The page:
“We are currently building a strong evidence base to support this work. We have commissioned a Royal Society Te Apārangi convened independent academic paper on the mathematics knowledge and skills learners need to know, and when, and what needs to be changed in the NZ Curriculum to achieve this.

“We will also be establishing a diverse group of sector practitioners to critique outcomes evidence, including TIMSS and NMSSA data, to help us understand and respond to practice and implementation challenges.”

Martin said the 11 members of the Royal Society panel comprised “the leading people in mathematics education in the country”.

“I put together a group of names, along with suggestions from other individuals, and they were approved by the Royal Society Council, and then I approached them all and they have all said yes.”

Martin said the panel members were “purely voluntary” and would not be paid, although the ministry is funding administrative support.

“The ministry wants something by the end of April. Everybody we have spoken to has laughed when we said that. That will not happen,” he said.

“But I hope to have something around the middle of the year, perhaps slightly later.”

Mum: 'She just wasn't getting it'

Eight-year-old Holly Nightingale “just wasn’t getting it” in her maths lessons at primary school last year.

“She was really struggling with it, had a lot of anxiety,” said her mum Chanelle Ryder.

“If you talked to her about anything to do with maths, she just closed off and didn’t want to know about it, she would fight you.”

Ryder said Holly’s school in the Wellington suburb of Karori is “a really good school”. Her teacher picked up on Holly’s struggle with maths and tried to give her more one-to-one time, but when she was at home during the lockdown last year her parents realised she needed more and enrolled her at Numberworks for one hour a week.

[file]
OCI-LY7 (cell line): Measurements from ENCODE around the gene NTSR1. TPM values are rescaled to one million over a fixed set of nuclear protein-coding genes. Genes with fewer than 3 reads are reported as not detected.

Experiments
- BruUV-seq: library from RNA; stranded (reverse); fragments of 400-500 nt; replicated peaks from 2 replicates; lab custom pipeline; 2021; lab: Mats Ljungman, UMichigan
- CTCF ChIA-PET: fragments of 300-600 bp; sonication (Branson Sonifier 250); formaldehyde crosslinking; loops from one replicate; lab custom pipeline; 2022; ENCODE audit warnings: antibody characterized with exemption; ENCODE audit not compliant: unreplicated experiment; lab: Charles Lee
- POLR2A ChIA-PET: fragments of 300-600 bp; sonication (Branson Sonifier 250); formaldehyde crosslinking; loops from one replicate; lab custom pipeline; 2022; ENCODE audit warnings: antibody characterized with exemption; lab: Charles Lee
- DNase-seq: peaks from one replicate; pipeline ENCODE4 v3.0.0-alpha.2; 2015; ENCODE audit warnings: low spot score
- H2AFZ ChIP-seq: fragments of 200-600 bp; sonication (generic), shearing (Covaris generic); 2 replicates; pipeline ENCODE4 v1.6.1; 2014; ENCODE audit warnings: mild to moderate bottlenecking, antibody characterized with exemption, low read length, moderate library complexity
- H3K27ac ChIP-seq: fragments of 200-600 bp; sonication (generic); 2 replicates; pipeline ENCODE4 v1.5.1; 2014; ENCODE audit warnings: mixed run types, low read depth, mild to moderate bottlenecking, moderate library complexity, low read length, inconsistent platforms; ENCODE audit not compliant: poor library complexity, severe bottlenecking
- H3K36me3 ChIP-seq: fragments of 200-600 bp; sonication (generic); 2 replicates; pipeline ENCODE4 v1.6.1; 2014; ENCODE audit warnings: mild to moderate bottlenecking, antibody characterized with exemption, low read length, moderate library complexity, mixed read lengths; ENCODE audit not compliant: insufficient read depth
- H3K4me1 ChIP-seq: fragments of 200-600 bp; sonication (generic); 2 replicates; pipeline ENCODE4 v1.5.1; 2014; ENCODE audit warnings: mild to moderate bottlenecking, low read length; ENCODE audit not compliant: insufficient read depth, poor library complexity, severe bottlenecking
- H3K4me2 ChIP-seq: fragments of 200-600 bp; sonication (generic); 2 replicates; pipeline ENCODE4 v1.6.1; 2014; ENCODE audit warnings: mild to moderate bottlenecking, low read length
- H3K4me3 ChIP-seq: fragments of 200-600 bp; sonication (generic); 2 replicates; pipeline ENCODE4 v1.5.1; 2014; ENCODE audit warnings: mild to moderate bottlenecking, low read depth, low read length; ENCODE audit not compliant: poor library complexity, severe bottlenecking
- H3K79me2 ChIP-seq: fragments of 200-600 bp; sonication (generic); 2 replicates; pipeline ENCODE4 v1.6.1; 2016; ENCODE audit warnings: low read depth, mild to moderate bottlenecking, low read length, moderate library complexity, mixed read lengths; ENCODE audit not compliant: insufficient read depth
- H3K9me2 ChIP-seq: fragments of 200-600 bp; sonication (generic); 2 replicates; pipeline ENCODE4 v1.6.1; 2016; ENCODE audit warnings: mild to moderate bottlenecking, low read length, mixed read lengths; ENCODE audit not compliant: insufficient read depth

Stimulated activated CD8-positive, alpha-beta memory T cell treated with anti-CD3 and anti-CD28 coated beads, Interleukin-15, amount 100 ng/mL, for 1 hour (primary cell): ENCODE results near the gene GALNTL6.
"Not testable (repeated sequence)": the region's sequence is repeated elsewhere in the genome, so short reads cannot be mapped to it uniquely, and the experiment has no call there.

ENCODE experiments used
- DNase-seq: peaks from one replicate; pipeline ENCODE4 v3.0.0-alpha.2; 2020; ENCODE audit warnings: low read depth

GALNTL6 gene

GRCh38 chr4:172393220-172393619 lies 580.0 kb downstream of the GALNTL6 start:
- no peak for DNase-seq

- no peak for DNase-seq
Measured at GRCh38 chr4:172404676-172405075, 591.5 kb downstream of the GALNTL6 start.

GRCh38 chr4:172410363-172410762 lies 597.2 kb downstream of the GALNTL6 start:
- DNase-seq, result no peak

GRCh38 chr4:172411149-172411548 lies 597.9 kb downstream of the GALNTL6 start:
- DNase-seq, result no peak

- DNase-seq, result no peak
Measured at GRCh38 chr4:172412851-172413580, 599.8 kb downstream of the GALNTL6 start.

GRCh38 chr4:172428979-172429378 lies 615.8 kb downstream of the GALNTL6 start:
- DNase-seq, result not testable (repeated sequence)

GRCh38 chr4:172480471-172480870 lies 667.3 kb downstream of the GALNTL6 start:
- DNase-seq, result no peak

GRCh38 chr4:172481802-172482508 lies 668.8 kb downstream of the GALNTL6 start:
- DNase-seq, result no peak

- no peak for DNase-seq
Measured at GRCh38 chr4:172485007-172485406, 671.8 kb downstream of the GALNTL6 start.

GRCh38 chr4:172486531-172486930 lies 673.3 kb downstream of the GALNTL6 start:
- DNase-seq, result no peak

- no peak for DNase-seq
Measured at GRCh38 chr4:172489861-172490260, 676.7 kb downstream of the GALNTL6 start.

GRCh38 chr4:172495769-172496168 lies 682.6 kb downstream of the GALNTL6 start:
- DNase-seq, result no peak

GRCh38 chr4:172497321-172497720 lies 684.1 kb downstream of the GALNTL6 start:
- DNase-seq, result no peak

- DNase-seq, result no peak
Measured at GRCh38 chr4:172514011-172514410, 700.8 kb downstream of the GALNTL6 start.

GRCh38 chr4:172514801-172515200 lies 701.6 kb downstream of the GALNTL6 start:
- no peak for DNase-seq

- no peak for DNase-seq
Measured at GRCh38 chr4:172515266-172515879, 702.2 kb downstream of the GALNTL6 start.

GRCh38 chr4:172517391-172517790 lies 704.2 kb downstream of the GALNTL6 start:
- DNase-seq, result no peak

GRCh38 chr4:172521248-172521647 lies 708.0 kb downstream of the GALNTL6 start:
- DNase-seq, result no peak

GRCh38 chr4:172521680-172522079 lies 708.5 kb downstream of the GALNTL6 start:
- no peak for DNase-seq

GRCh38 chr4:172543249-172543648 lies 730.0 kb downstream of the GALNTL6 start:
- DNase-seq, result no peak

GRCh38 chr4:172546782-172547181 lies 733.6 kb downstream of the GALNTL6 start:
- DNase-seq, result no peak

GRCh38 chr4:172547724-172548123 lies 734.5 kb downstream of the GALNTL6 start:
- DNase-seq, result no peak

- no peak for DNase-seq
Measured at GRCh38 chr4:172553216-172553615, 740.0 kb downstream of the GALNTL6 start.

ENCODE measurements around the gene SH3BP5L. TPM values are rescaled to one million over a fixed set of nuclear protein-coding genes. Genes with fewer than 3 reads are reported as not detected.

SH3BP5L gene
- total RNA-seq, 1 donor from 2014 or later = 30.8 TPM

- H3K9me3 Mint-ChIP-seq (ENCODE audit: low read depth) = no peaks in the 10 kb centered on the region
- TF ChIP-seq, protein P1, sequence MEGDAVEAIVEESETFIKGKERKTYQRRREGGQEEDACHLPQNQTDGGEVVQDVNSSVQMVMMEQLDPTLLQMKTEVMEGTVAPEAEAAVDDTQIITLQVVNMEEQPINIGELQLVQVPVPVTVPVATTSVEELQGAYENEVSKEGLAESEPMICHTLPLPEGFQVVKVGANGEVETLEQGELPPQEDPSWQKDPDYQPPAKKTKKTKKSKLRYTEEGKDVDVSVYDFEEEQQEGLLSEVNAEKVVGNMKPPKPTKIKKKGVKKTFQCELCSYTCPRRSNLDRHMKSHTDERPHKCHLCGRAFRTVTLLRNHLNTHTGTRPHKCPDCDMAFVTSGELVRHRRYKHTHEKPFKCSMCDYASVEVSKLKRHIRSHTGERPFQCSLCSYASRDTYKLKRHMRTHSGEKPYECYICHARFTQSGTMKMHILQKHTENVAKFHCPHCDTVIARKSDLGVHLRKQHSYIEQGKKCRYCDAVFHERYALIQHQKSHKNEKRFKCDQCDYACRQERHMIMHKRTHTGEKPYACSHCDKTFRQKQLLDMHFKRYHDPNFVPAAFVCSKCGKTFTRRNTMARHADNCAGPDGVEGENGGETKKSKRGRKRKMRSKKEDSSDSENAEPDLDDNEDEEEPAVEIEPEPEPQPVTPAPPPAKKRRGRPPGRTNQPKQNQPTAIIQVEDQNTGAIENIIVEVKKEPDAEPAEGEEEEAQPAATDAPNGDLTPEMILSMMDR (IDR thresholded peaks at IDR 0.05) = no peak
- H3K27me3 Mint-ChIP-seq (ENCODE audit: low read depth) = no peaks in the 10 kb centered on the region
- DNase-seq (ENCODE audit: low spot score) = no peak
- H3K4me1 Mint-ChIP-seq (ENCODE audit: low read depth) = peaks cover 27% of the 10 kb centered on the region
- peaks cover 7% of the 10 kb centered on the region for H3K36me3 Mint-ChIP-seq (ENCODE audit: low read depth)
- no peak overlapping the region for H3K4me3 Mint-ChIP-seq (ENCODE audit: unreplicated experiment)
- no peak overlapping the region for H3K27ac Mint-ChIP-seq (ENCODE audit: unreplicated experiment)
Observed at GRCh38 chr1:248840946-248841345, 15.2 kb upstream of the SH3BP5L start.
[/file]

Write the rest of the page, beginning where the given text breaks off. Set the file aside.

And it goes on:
Holly herself said the extra tuition at Numberworks has made all the difference.

“They are, like, making me feel very, very confident,” she said.

She felt it was easier to learn on a computer at Numberworks than on paper at school. But she also uses material objects such as stones to do maths at home.

“She found out she was more spatially aware,” her mum said. “Maybe the way they teach maths could be better – maybe they could cater to the kids that need the spatial counters and that sort of thing.”

The expert panel

Distinguished Professor Gaven Martin, Massey University (maths), chair.

Professor Glenda Anthony, Massey University (Centre for Research in Mathematics Education).

Professor Jennifer Brown, University of Canterbury (maths).

Associate Professor Fiona Ell, University of Auckland (education).

Associate Professor Sina Greenwood, University of Auckland (maths).

Associate Professor Joanna Higgins, Victoria University of Wellington (education).

Associate Professor Jodie Hunter, Massey University (Centre for Research in Mathematics Education).

Associate Professor Rua Murray, University of Canterbury (maths).

Associate Professor Matt Roskruge, Massey University (Te Au Rangahau Māori Business Research Centre).

Associate Professor Tony Trinick, University of Auckland (Māori-medium education).

Associate Professor Caroline Yoon, University of Auckland (maths).